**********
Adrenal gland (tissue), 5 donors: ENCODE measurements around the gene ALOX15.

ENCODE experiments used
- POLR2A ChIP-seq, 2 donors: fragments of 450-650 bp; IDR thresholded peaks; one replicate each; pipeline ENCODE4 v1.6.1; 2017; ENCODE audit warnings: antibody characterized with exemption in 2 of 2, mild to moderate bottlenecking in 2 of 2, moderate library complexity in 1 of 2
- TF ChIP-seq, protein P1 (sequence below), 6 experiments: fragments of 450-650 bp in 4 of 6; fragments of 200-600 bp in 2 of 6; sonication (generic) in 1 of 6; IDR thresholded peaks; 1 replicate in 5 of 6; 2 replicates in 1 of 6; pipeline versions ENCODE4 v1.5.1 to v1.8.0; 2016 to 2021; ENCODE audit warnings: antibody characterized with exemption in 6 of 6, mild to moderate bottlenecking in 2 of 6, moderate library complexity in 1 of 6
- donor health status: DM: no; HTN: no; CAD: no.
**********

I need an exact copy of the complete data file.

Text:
Adrenal gland (tissue), 5 donors: ENCODE measurements around the gene ALOX15.

ENCODE experiments used
- POLR2A ChIP-seq, 2 donors: fragments of 450-650 bp; IDR thresholded peaks; one replicate each; pipeline ENCODE4 v1.6.1; 2017; ENCODE audit warnings: antibody characterized with exemption in 2 of 2, mild to moderate bottlenecking in 2 of 2, moderate library complexity in 1 of 2
- TF ChIP-seq, protein P1 (sequence below), 6 experiments: fragments of 450-650 bp in 4 of 6; fragments of 200-600 bp in 2 of 6; sonication (generic) in 1 of 6; IDR thresholded peaks; 1 replicate in 5 of 6; 2 replicates in 1 of 6; pipeline versions ENCODE4 v1.5.1 to v1.8.0; 2016 to 2021; ENCODE audit warnings: antibody characterized with exemption in 6 of 6, mild to moderate bottlenecking in 2 of 6, moderate library complexity in 1 of 6
- donor health status: DM: no; HTN: no; CAD: no.